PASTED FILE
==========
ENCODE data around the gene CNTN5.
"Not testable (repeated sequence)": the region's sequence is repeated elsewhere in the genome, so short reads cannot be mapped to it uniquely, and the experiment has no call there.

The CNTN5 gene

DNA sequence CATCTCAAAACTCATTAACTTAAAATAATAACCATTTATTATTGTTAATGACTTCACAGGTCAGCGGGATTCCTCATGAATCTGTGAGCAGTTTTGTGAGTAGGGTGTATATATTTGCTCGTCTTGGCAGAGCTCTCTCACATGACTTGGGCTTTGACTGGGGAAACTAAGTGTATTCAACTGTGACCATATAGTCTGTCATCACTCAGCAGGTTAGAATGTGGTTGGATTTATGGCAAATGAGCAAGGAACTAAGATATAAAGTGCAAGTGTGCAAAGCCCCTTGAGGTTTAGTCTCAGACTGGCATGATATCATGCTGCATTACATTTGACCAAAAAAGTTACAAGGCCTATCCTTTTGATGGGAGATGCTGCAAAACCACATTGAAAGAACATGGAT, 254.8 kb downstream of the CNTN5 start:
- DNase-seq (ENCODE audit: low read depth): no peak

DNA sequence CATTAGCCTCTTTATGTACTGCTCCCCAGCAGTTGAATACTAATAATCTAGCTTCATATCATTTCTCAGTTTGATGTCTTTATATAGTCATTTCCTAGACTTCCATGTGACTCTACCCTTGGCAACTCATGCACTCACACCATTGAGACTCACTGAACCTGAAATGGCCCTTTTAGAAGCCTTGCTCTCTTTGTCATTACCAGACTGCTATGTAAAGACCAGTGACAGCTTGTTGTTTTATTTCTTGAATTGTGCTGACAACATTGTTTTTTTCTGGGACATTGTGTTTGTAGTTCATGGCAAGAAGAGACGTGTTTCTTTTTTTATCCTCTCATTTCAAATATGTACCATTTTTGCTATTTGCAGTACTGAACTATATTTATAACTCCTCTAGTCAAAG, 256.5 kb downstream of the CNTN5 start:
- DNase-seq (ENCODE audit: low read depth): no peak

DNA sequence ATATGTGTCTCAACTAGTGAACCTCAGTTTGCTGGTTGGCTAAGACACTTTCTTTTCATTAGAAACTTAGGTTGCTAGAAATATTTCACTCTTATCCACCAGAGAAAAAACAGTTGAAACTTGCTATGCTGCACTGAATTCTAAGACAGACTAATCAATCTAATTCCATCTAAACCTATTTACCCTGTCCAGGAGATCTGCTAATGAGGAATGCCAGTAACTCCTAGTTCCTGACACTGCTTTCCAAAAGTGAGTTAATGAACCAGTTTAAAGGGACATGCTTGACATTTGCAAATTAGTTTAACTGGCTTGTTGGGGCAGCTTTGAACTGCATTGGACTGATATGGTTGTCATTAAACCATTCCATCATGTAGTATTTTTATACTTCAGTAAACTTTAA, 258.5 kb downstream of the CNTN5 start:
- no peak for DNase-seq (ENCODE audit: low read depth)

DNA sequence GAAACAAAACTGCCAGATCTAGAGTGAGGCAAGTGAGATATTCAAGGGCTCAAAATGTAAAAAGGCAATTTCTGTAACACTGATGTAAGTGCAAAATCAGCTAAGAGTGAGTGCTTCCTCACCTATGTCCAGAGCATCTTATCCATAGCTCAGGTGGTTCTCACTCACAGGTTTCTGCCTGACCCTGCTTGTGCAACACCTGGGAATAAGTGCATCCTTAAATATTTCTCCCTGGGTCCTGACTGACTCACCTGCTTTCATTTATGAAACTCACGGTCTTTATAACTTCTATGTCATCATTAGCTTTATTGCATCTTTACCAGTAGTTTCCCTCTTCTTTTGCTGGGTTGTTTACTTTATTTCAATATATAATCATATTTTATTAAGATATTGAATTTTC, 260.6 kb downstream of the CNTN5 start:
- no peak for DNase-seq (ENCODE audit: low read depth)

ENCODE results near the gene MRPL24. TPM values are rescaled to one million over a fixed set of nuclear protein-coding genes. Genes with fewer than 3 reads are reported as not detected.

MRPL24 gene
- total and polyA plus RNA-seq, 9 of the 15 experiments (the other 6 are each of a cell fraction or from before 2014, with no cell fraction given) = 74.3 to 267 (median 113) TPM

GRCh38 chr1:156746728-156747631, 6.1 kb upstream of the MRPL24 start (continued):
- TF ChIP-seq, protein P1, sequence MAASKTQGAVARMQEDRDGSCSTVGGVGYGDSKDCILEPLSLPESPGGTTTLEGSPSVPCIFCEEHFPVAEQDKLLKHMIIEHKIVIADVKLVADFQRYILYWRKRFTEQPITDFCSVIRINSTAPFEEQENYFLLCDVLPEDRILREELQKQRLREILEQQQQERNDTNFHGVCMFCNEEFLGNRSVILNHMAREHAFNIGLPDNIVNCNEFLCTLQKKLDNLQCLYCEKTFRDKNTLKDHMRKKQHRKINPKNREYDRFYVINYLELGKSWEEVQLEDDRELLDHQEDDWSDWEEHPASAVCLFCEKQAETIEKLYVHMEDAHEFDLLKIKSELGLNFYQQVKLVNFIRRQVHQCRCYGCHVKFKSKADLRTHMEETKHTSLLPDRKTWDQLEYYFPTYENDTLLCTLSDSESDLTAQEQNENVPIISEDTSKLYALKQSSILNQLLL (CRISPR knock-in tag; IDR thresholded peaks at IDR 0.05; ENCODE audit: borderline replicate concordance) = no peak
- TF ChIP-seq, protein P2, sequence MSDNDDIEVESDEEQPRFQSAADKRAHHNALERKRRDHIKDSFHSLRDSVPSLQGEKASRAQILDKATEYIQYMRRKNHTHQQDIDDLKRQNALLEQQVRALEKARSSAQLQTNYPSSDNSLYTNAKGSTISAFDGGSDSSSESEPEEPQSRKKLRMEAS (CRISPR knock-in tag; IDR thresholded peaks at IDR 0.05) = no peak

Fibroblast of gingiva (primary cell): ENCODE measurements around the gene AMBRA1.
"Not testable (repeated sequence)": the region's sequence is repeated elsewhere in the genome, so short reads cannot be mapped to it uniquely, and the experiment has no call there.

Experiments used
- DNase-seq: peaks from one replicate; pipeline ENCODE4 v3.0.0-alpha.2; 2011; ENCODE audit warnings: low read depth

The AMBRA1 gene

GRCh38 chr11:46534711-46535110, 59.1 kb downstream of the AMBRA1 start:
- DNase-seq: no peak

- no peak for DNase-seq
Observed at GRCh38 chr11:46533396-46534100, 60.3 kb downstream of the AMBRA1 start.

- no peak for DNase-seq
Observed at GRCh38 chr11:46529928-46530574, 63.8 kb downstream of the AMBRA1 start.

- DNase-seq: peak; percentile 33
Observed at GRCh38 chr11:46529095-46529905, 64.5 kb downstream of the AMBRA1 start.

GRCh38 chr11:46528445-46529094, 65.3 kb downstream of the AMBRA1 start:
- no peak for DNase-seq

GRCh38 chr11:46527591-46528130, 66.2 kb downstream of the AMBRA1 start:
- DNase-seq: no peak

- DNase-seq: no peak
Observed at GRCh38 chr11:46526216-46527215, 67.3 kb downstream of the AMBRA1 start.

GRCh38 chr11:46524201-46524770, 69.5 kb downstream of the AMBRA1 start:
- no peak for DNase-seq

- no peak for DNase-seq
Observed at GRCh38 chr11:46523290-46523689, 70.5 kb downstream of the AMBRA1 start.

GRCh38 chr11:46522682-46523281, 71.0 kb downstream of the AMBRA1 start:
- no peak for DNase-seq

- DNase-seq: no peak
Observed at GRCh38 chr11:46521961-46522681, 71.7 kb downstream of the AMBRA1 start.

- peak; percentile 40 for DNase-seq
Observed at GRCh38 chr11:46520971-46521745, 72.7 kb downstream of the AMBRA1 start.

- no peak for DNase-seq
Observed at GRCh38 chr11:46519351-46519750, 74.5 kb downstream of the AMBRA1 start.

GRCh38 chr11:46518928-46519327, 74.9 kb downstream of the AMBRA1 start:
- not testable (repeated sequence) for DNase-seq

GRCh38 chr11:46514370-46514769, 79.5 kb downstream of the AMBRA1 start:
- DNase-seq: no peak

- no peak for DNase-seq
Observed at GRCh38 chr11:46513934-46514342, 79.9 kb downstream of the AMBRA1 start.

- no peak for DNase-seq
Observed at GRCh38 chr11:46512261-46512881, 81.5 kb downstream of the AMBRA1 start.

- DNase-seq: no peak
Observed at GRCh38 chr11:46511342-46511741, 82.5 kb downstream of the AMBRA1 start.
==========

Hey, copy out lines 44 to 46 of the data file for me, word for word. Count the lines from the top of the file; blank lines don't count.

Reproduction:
Observed at GRCh38 chr11:46521961-46522681, 71.7 kb downstream of the AMBRA1 start.

- peak; percentile 40 for DNase-seq
Observed at GRCh38 chr11:46520971-46521745, 72.7 kb downstream of the AMBRA1 start.